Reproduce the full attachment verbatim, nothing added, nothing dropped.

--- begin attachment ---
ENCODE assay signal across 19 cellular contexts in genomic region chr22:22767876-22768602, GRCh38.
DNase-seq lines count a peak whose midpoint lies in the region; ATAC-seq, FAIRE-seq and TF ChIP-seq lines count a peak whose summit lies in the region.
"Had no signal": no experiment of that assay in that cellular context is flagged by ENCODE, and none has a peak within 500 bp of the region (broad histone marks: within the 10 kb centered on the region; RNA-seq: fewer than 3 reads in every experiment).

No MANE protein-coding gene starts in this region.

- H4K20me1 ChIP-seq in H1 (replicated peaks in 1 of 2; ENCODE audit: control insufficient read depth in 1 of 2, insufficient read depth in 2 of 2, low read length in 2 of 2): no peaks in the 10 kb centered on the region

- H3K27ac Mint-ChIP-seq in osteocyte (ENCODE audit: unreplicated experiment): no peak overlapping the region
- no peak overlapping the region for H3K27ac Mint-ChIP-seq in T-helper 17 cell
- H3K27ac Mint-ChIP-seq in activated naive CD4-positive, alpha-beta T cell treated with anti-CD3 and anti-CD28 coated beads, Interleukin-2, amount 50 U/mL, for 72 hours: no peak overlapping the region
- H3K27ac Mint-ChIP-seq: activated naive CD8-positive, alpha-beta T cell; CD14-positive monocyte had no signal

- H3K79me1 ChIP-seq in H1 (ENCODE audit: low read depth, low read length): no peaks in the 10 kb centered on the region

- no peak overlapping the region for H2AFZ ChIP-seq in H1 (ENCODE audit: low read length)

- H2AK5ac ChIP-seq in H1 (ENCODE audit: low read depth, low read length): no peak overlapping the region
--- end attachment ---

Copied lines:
ENCODE assay signal across 19 cellular contexts in genomic region chr22:22767876-22768602, GRCh38.
DNase-seq lines count a peak whose midpoint lies in the region; ATAC-seq, FAIRE-seq and TF ChIP-seq lines count a peak whose summit lies in the region.
"Had no signal": no experiment of that assay in that cellular context is flagged by ENCODE, and none has a peak within 500 bp of the region (broad histone marks: within the 10 kb centered on the region; RNA-seq: fewer than 3 reads in every experiment).

No MANE protein-coding gene starts in this region.

- H4K20me1 ChIP-seq in H1 (replicated peaks in 1 of 2; ENCODE audit: control insufficient read depth in 1 of 2, insufficient read depth in 2 of 2, low read length in 2 of 2): no peaks in the 10 kb centered on the region

- H3K27ac Mint-ChIP-seq in osteocyte (ENCODE audit: unreplicated experiment): no peak overlapping the region
- no peak overlapping the region for H3K27ac Mint-ChIP-seq in T-helper 17 cell
- H3K27ac Mint-ChIP-seq in activated naive CD4-positive, alpha-beta T cell treated with anti-CD3 and anti-CD28 coated beads, Interleukin-2, amount 50 U/mL, for 72 hours: no peak overlapping the region
- H3K27ac Mint-ChIP-seq: activated naive CD8-positive, alpha-beta T cell; CD14-positive monocyte had no signal

- H3K79me1 ChIP-seq in H1 (ENCODE audit: low read depth, low read length): no peaks in the 10 kb centered on the region

- no peak overlapping the region for H2AFZ ChIP-seq in H1 (ENCODE audit: low read length)

- H2AK5ac ChIP-seq in H1 (ENCODE audit: low read depth, low read length): no peak overlapping the region